Kindness


Overview

“Kindness” in the KJV New Testament is the tr. of philanthrōpía once (Acts 28:2) and chrēstótēs four times (2 Cor 6:6; Eph 2:7; Col 3:12; Titus 3:4).

“Kindness” is (1) an attribute of God (Titus 3:4), (2) a characteristic of true charity (1 Cor 13:4), and (3) a trait of good men (Ps 112:5). Believers are exhorted to possess (Col 3:12; 2 Pet 1:7). It is sinful to refuse kindness to one’s neighbor (Prov 14:21). He that is kind to the poor receives a blessing (14:21). The ideal woman speaks kind words (31:26).

God’s kindness is great (Joel 2:13; Jonah 4:2) and everlasting (Isa 54:8, 10). God is kind to the ignorant and wayward (Heb 5:2), to the ungrateful and evil (Luke 6:35).


Old Testament


Hebrew

חֶ֫סֶד, H2876, “goodness,” “kindness.”

Greek

1. ̓Αντιλήπτωρ, “helper,” “protector” (Ps 109:12). LXX for seven Hebrew words.

2. Δικαιοσύνη, “righteousness,” “uprightness” (Gen 19:19; 20:13). The LXX for twelve Hebrew words; appears in Theognis, Herodotus, Plato, Aristotle, Philo, and Josephus. It is frequent in the inscrs. but rare in the papyri, and is absent from Homer and Hesiod. Plato’s utopia is based upon his concept of dikaiosynē. Since this is the specific Christian virtue, it becomes almost synonymous with Christianity (Matt 5:10; 1 Pet 3:14).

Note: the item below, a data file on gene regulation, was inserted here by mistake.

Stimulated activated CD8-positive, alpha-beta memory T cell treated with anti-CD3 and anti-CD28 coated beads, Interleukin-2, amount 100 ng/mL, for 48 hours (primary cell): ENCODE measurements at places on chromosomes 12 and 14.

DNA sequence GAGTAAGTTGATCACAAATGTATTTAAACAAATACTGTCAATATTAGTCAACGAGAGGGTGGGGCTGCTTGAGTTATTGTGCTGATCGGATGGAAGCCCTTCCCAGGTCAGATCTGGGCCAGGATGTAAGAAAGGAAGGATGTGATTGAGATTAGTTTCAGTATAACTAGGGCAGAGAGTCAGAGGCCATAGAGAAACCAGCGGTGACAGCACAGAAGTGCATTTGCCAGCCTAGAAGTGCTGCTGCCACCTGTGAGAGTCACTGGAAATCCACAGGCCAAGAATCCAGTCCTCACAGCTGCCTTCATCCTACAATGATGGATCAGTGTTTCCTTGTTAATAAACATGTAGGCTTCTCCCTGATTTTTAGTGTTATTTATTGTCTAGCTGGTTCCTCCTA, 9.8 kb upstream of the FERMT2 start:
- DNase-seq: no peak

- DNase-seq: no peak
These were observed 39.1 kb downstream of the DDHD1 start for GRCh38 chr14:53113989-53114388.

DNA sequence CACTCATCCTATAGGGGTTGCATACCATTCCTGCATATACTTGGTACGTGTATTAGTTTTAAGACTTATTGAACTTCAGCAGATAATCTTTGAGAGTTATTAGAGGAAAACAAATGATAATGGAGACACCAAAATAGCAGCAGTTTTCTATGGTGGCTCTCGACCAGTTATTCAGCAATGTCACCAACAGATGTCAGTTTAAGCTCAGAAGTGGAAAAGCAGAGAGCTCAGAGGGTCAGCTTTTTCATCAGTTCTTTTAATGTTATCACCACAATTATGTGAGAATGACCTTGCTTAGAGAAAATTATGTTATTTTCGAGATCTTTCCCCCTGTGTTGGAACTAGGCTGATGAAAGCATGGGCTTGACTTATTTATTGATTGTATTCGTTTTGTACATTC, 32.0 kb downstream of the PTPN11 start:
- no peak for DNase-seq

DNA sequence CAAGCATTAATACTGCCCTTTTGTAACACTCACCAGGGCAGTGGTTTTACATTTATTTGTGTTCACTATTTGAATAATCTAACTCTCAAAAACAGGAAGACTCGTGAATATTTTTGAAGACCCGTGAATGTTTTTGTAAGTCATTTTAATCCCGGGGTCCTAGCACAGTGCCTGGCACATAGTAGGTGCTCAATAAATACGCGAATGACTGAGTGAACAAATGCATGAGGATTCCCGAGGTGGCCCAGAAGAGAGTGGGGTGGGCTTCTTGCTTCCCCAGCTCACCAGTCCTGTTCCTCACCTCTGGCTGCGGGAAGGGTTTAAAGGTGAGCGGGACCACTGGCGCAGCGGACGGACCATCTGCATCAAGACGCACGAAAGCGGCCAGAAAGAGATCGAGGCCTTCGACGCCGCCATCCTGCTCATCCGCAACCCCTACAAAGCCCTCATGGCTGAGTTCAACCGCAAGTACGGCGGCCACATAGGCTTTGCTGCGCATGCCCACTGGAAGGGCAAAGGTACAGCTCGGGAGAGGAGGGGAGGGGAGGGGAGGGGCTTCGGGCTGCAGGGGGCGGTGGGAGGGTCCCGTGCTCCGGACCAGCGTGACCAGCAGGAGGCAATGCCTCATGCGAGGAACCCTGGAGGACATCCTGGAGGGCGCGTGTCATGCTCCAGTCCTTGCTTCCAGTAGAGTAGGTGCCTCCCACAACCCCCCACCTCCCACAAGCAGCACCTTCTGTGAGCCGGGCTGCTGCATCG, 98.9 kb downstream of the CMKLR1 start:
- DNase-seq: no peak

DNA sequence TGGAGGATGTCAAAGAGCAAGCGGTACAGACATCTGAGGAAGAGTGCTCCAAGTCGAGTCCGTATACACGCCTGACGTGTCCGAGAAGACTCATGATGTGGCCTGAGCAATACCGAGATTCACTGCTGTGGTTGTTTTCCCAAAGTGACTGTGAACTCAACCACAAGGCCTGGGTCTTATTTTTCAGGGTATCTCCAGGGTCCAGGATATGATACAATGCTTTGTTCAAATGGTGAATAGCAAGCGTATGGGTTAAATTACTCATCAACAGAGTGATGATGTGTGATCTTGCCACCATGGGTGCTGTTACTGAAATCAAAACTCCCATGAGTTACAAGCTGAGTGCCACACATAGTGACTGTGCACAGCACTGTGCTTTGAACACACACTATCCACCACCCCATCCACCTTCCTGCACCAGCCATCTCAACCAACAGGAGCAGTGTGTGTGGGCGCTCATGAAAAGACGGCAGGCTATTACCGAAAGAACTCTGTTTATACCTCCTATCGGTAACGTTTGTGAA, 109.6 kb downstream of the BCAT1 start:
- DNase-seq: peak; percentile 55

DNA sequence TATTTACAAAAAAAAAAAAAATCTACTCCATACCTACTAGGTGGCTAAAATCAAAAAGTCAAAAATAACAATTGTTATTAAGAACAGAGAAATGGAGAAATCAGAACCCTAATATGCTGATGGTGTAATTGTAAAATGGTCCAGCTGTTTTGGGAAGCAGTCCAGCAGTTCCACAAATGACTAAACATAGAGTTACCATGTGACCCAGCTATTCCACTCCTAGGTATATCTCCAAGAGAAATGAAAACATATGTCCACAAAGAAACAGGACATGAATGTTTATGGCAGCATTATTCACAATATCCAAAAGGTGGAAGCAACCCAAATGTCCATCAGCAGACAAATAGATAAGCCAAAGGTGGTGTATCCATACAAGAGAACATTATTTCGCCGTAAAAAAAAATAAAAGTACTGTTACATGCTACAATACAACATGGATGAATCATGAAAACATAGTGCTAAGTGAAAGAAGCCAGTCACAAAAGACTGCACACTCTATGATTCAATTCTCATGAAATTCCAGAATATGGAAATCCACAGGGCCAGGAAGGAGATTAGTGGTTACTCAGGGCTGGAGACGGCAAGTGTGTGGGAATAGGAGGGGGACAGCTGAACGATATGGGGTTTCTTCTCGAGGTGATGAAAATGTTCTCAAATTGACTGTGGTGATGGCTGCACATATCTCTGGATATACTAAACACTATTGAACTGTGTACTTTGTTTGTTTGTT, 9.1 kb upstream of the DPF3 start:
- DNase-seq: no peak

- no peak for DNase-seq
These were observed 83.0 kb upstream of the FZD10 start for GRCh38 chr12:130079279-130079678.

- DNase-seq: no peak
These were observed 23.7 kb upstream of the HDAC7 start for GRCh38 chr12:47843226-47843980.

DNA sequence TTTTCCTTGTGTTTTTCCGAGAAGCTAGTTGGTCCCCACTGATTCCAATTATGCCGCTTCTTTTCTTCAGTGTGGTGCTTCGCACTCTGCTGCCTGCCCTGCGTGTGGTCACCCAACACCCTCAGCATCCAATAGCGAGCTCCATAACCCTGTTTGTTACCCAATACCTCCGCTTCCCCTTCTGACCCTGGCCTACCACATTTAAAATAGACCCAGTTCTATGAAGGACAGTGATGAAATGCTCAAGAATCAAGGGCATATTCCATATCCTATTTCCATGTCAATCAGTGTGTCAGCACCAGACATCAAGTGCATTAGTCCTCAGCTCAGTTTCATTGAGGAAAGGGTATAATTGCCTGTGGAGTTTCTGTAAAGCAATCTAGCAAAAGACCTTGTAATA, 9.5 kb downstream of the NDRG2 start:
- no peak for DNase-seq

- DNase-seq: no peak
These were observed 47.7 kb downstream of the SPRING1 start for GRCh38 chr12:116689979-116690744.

3. ̓Ελεημοσύνη (Prov 21:21; 31:26), “kind deed”; later—“alms,” “charitable giving.” LXX for three Hebrew words. It occurs frequently in Tobit, is not in either Philo or Josephus. In the LXX eleēmosynē usually translates. צְדָקָה, H7407. New Testament usage is confined exclusively to the sense of “benevolent activity” and invariably to the poor, i.e., “almsgiving.” Justin Martyr in Dialogus cum Tryphone Judaeo (36.4) employs eleēmosynē for God’s mercy (quoting Ps 23:5). In late Greek the term means “sympathy.”

4. ̓Ελεος, “mercy,” “compassion,” “pity.” LXX for seven Hebrew words.

New Testament

A. ̓Επιείκεια (Acts 24:4), “gentleness,” “forbearance,” “clemency,” “graciousness.” A very elusive term which does not always mean “sweet reasonableness.” It appears in Plato, Aristotle, Thucydides, and Philo. Josephus uses it of the prophet, the lawgiver, the king. Occurs twice in the New Testament (Acts 24:4; 2 Cor 10:1).

B. Φιλανθρωπία, “love for mankind,” “(loving) kindness”; “hospitality.” This word is found in Plato, Philo, Josephus; twice in the New Testament (Acts 28:2; Titus 3:4). RSV translates “loving kindness” in Titus 3:4.

C. Χρηστός, “useful,” “suitable,” “worthy,” “good”; “(morally) good,” “reputable”; “virtuous,” “excellent”; “gracious.” (As a substantive, kindness.) Used by Philo and Josephus; seven times in the New Testament.

D. Χρηστότης, “goodness,” “uprightness”; “goodness,” “kindness,” “generosity.” Appears in Aristotle and Philo; nine times in the New Testament. RSV translates “kindness” eight times.

International Standard Bible Encyclopedia (1915)



Bibliography

C. H. Dodd, The Bible and the Greeks (1935), 59-62; L. H. Marshall, Challenge of New Testament Ethics (1947), 305-308; J. Smith, and R. Lee, Handfuls On Purpose, IV (1947), 273; M. Luther, “The Large Catechism,” The Book of Concord (c.1959), 369.32; M. Luther, Sermons on the Gospel of St. John, Vol. XXIV of Works (1961), 50, 247, 251, 253, 267f., 270; D. M. Lloyd Jones, Studies in the Sermon on the Mount, I (1964), 299-309; R. Earle, “The Acts of the Apostles,” Beacon Bible Commentary, VII (1965), 583.

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